As they so often do, an e-mail from a former client reminded me how bad things are in the local housing market. Hi, it began, I think my husband and I need some creative help from you. We refinanced a few times and now owe about $418,000 on our home, and our real estate agent says our best offer may come in at $375,000. Can you help us make this work?
Yes, maybe, I replied, but you won’t like the process or the outcome much. What you’re asking me to do is fashion a short sale for you.
[If you don't know, a short sale is one where a lender agrees to take less than the full amount due under the mortgage, at closing, to facilitate a sale and avoid a foreclosure where the lender would end up with a house to sell.]
I asked my client, have you sat down and examined the pros and cons of a bankruptcy or foreclosure? Do you have enough assets and income to make bankruptcy difficult or impossible, and have a need to buy another house, which will cost a lot more if you allow this house to slip into foreclosure? Because if you have enough income and/or other liquid assets to make bankruptcy impossible, I won’t be able to prove you are so broke that your mortgage lender shouldn’t seek to recover the balance due it after the short sale. And are you sure, client, that when you filled out the application for your latest re-fi, you were brutally honest with your lender, as you’ll be filling another application for the short sale and you don’t want anyone comparing the two and finding there was fraud in the application! I am sure the million dollar fine or decades in jail penalty deterred you from committing mortgage fraud the first time, but I still need to ask…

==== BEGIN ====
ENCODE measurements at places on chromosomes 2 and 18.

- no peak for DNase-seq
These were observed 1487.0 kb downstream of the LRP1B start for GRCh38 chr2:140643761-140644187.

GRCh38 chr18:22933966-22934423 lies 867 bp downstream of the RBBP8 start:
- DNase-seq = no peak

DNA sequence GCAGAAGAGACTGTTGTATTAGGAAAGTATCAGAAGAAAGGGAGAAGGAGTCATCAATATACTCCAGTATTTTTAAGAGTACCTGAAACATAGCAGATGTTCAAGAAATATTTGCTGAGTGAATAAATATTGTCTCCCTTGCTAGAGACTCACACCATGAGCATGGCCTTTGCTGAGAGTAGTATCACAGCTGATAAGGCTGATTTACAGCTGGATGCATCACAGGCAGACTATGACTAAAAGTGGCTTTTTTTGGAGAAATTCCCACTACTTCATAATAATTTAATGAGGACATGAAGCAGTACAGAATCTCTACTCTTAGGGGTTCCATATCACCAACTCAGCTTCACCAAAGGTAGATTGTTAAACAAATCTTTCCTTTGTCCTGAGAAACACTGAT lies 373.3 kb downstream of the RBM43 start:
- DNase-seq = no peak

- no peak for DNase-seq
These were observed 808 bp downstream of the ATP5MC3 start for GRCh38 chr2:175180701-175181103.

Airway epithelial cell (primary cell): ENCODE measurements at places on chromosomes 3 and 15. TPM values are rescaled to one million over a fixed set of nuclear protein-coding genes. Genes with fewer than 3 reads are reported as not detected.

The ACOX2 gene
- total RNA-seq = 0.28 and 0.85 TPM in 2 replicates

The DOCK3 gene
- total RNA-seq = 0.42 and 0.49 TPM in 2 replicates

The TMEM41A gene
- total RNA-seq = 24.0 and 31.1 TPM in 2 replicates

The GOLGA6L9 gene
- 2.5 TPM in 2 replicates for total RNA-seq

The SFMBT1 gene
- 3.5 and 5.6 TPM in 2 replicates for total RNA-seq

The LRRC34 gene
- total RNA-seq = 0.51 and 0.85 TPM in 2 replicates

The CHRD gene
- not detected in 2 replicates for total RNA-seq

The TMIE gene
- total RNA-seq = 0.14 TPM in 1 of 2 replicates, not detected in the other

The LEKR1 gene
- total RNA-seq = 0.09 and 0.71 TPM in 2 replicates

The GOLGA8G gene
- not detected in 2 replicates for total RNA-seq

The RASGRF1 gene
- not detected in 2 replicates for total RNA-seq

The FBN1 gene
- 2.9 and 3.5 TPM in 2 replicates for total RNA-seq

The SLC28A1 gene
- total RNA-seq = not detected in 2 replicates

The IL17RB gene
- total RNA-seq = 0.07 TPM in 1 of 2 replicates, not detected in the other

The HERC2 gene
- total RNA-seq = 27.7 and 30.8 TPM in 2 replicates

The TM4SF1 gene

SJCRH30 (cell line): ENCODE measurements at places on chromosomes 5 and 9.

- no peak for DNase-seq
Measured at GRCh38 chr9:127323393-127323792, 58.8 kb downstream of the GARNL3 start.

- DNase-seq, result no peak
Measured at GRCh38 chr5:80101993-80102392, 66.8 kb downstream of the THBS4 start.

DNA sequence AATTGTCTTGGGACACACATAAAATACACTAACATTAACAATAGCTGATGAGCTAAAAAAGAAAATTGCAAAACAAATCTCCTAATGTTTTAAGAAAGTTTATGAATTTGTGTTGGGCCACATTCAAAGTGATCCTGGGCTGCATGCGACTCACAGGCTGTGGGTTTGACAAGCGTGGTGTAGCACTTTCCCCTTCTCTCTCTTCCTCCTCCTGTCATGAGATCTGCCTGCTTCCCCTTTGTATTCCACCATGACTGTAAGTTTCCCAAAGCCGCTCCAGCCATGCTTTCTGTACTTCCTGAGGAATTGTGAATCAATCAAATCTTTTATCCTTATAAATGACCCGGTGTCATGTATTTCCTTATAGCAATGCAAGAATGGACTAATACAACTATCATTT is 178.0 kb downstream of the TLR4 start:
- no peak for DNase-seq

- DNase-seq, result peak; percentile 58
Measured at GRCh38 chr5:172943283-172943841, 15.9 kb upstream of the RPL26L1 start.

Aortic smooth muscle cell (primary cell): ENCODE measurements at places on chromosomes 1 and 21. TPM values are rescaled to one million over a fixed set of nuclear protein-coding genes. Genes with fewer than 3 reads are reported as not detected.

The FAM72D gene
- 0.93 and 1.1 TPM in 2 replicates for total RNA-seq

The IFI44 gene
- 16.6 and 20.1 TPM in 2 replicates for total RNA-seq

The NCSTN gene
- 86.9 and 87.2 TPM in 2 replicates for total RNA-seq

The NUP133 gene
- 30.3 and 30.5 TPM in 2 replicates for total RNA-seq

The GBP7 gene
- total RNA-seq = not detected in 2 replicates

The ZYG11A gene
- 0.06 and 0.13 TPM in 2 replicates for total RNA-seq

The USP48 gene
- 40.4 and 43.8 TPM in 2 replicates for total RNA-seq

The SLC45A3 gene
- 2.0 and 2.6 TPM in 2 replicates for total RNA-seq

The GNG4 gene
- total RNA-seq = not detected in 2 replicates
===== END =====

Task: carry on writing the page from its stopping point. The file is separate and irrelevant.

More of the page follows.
Also, I asked, is this the only mortgage on the property? A second mortgage lender most likely will not agree to take nothing--and why should it?
So here’s what has to happen, client: we need a contract of sale before we can even negotiate a short-sale. But you can’t sign a contract agreeing to a lower price than your mortgage (unless you are prepared to pay the difference in cash yourself) without an “out” clause to declare the deal null and void if your lender refuses the short sale proposal.
Still with me? If the lender consents to take less than what it is due at closing, either the difference is reported to the IRS as forgiveness of a debt and subject to taxation as income (though you didn’t actually pocket the money) or the lender will demand repayment of the debt over time. And the repayment will be a personal loan, which usually carries higher rates and quicker repayments. So, client, check with your accountant about which option works best for you, if the lender gives us a choice after examining all your assets, income, savings and the like. And make sure your agent tells any potential buyer that we are putting in a clause that allows you to cancel the whole deal at any point up until closing if the lender refuses to allow you to complete the short sale, or proposes terms too onerous for you to repay. With all the other homes for sale in your neighborhood, I’m sure the buyer won’t look elsewhere after hearing that, if your agent is persuasive enough…